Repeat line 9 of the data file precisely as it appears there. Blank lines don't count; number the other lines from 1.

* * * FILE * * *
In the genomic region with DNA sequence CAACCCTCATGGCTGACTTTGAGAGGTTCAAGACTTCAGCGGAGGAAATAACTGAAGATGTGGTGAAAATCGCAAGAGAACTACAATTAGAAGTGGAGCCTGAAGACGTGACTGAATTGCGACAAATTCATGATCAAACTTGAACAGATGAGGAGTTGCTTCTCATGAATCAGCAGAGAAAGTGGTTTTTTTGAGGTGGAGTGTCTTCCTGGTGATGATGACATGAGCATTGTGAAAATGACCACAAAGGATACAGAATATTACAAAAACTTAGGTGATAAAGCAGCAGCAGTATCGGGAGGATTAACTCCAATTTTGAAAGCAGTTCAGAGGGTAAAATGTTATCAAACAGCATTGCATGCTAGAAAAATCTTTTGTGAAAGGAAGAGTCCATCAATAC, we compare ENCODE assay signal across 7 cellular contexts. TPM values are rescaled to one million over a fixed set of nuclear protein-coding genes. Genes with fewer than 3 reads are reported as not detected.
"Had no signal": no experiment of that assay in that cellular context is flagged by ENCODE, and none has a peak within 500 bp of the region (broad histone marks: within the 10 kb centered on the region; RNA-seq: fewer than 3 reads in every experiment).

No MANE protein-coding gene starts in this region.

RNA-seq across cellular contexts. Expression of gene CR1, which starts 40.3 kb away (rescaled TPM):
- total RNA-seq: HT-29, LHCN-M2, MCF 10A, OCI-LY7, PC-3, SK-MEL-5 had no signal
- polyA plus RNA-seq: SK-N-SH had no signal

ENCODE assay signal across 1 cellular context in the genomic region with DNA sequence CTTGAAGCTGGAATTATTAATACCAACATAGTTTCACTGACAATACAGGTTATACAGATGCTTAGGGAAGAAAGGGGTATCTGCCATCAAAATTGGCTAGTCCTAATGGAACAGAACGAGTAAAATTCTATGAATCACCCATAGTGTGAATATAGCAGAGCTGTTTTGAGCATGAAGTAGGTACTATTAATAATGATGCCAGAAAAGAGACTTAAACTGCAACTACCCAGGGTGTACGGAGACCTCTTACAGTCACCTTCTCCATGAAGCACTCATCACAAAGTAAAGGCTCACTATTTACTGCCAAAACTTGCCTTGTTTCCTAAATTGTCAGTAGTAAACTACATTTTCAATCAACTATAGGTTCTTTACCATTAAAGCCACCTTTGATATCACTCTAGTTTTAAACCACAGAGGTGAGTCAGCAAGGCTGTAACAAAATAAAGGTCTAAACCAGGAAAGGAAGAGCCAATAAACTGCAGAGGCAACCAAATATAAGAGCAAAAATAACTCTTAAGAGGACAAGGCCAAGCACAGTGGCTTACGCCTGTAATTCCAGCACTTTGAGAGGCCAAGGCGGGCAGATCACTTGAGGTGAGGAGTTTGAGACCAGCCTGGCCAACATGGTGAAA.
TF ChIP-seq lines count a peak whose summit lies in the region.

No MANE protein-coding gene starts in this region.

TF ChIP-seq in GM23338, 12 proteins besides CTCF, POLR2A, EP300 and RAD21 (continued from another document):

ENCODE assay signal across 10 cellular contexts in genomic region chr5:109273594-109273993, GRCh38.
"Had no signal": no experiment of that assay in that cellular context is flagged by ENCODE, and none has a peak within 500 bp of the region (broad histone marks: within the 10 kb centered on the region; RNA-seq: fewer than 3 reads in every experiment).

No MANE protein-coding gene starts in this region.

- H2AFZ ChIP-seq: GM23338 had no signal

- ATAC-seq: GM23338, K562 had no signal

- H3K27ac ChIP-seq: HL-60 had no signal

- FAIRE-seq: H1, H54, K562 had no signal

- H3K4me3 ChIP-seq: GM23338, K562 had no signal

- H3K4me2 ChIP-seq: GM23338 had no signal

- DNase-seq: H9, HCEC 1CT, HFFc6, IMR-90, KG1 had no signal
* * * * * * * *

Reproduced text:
No MANE protein-coding gene starts in this region.